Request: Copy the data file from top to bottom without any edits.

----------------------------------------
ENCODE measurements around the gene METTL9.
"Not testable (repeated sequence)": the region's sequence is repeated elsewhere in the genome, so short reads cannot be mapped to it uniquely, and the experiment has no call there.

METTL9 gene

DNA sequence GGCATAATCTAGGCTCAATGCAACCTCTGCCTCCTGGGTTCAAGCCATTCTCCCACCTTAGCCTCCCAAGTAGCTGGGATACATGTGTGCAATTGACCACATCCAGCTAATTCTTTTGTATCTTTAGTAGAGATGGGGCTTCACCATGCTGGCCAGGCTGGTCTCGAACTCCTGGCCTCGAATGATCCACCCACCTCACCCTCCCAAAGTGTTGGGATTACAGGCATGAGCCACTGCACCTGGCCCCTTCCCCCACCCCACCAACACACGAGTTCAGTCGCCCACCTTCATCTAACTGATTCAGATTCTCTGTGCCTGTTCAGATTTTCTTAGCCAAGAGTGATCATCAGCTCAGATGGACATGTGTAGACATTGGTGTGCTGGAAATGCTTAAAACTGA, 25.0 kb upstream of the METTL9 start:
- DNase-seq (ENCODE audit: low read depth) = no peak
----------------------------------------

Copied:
ENCODE measurements around the gene METTL9.
"Not testable (repeated sequence)": the region's sequence is repeated elsewhere in the genome, so short reads cannot be mapped to it uniquely, and the experiment has no call there.

METTL9 gene

DNA sequence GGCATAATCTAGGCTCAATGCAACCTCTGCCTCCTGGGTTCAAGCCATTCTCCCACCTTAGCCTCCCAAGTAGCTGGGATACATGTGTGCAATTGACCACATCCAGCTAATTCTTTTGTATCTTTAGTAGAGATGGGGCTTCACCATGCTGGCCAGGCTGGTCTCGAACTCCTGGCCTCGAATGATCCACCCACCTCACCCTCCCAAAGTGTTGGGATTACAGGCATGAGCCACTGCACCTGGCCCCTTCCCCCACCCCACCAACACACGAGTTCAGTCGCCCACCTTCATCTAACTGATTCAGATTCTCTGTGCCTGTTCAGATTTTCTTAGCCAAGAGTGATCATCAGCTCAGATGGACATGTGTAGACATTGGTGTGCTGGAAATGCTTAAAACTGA, 25.0 kb upstream of the METTL9 start:
- DNase-seq (ENCODE audit: low read depth) = no peak